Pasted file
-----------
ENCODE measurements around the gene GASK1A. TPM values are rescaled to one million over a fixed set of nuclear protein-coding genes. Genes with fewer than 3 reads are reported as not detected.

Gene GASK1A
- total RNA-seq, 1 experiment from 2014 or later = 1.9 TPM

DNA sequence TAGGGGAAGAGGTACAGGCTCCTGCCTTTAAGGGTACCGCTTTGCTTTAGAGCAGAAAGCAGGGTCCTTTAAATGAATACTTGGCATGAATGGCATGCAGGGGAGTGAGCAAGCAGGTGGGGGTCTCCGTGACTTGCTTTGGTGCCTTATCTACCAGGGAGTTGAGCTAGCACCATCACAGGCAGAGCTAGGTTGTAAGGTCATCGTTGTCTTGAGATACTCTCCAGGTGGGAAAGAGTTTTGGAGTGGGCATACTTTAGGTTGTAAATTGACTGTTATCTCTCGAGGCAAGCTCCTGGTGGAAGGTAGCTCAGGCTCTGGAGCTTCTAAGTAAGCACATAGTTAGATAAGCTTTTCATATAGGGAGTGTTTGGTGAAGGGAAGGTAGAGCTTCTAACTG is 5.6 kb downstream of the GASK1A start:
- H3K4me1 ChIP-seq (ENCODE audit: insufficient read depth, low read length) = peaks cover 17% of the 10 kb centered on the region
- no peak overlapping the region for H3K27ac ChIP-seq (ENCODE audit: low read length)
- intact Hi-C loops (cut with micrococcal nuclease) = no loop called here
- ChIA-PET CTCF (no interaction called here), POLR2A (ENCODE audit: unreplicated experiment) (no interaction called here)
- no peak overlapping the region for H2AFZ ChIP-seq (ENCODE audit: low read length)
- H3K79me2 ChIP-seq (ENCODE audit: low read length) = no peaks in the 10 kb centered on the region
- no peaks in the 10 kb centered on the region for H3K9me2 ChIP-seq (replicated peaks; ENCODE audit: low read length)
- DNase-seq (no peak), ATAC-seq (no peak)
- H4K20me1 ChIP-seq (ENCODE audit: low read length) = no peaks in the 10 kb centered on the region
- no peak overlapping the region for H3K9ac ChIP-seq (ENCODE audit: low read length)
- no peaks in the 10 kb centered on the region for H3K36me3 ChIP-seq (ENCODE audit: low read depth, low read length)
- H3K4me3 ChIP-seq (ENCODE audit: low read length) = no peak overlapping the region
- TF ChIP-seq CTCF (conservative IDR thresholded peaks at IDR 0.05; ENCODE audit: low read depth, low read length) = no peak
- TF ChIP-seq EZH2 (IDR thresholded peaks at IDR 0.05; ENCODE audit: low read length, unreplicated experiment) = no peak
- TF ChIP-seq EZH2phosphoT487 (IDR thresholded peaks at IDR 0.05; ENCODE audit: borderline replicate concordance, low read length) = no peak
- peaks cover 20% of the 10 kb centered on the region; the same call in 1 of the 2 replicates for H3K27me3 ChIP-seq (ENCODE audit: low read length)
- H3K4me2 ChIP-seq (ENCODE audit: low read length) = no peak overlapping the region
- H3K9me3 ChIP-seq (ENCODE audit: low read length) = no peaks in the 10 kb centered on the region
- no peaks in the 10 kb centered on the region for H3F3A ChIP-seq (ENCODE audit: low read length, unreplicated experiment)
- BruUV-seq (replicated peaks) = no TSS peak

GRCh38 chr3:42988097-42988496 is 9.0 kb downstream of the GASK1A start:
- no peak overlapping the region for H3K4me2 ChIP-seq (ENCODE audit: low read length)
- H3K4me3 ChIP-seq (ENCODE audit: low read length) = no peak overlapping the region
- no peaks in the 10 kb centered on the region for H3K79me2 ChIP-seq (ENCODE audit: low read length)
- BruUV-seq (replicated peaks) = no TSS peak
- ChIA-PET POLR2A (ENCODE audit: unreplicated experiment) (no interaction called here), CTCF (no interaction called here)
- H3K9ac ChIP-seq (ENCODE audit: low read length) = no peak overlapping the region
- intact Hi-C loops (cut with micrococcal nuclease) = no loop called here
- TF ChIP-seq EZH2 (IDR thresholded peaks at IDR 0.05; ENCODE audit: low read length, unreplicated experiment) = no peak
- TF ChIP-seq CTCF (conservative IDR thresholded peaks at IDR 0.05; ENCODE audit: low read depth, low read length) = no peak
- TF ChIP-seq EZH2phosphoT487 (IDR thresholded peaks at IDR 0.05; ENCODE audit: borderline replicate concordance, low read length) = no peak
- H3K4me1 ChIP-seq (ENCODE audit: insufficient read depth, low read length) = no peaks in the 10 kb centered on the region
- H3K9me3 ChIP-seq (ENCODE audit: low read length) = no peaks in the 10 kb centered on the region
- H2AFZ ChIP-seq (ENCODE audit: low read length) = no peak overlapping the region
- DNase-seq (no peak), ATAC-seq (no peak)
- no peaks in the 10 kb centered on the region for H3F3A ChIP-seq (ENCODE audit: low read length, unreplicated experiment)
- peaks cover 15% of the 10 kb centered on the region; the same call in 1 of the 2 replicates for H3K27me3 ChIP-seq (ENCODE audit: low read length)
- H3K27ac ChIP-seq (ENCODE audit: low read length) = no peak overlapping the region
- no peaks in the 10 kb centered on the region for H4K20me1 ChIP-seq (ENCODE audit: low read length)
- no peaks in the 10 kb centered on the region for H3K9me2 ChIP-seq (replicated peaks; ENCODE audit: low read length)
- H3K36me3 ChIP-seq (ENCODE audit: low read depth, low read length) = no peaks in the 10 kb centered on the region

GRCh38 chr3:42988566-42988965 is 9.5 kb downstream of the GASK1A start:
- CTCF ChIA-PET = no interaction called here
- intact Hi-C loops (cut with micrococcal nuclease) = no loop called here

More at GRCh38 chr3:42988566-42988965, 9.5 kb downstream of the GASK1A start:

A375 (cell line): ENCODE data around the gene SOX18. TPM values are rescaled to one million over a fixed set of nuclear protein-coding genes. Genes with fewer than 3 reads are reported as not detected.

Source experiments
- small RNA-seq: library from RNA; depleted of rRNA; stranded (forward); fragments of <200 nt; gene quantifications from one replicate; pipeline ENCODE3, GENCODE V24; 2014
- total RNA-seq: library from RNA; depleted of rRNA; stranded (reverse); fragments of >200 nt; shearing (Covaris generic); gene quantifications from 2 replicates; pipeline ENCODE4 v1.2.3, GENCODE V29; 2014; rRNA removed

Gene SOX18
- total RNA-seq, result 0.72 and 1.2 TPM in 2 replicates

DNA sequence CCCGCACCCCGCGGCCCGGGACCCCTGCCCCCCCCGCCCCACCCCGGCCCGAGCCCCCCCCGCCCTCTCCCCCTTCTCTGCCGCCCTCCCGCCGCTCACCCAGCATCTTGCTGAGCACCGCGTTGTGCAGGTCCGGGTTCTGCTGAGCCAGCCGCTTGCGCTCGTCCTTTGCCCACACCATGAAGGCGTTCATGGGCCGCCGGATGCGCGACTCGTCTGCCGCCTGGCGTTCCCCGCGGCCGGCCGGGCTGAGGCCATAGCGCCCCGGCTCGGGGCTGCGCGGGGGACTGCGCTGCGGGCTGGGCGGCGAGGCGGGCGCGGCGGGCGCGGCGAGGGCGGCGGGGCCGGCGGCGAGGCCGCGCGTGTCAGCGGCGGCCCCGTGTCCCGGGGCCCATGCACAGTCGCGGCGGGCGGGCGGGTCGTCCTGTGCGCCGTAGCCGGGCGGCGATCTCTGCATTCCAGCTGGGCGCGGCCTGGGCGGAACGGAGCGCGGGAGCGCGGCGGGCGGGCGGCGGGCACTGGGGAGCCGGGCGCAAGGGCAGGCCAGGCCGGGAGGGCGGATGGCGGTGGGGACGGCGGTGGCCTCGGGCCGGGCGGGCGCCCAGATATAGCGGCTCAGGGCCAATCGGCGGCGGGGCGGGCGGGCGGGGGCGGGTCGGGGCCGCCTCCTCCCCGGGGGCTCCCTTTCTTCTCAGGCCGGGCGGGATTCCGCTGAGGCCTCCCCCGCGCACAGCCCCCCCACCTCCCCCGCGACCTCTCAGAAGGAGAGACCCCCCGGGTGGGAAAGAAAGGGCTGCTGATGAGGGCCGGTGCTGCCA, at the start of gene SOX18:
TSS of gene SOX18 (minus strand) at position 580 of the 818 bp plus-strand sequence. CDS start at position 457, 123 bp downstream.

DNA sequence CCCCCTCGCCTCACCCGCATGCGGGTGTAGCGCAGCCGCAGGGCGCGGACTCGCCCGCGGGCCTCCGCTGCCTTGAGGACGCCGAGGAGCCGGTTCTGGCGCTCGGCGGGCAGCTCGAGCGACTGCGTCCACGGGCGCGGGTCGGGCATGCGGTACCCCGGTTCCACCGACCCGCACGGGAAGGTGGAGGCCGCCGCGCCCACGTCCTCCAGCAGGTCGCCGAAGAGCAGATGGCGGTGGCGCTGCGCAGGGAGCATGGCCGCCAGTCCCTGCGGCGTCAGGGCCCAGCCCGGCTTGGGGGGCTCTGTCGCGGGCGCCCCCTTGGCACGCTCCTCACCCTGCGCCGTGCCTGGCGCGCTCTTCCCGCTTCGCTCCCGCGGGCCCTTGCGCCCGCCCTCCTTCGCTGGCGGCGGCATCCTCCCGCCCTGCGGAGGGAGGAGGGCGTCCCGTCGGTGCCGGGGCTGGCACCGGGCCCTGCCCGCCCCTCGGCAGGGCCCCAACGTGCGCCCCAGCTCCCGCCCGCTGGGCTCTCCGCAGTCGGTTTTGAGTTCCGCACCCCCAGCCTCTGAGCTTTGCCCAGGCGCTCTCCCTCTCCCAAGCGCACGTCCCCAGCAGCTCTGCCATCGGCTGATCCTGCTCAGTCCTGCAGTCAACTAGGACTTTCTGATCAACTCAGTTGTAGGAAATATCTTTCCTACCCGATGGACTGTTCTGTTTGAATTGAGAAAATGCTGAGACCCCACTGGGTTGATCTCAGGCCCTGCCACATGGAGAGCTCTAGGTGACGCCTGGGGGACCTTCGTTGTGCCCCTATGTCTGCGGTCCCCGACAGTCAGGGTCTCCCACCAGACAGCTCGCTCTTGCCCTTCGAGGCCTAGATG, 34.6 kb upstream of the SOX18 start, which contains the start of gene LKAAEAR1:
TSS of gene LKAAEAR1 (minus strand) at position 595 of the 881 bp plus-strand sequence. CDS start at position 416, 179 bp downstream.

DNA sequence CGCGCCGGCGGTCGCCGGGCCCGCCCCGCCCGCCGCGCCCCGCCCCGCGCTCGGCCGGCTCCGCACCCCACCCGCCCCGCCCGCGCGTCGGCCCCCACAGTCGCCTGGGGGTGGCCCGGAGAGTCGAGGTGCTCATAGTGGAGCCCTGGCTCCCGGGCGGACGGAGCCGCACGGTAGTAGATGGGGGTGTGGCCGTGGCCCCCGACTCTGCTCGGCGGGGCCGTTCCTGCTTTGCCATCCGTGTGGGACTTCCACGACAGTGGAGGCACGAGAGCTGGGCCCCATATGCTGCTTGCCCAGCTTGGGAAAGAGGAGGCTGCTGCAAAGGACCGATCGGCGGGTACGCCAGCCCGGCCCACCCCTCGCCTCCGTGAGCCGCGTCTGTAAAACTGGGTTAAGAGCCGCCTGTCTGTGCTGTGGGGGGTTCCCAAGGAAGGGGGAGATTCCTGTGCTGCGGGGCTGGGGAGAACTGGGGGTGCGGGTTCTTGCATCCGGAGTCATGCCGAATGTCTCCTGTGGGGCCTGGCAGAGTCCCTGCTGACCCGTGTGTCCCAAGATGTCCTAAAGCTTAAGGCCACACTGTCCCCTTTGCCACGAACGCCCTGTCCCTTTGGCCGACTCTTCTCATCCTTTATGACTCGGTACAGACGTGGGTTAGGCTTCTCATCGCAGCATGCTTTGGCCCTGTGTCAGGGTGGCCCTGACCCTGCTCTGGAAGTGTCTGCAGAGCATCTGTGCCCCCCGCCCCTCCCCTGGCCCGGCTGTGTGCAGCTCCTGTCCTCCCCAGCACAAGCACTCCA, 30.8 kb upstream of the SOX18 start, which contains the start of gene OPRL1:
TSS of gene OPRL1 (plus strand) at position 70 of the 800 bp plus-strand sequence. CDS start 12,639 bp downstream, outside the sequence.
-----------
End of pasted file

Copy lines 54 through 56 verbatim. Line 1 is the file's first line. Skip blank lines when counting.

Gene SOX18
- total RNA-seq, result 0.72 and 1.2 TPM in 2 replicates

DNA sequence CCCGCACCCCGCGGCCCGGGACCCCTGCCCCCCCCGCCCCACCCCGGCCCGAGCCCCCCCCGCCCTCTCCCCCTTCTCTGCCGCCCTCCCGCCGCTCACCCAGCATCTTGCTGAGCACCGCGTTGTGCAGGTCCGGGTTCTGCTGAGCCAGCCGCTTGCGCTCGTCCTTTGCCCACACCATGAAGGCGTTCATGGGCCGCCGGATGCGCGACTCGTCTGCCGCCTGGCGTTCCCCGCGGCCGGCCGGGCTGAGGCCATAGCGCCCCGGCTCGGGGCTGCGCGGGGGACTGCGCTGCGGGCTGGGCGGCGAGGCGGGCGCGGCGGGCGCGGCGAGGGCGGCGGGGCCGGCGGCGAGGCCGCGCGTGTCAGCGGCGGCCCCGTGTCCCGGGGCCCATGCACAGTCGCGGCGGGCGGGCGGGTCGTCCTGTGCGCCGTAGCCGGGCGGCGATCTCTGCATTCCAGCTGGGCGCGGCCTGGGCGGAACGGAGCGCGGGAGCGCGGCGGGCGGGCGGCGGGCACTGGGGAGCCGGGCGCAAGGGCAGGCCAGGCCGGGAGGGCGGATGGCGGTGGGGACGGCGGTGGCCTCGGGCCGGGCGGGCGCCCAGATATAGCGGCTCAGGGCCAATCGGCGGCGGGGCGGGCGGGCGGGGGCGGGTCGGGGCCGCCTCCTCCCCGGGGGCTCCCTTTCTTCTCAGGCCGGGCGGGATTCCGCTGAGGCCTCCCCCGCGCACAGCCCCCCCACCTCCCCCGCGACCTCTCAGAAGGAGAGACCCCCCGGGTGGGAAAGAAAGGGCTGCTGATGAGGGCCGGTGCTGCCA, at the start of gene SOX18: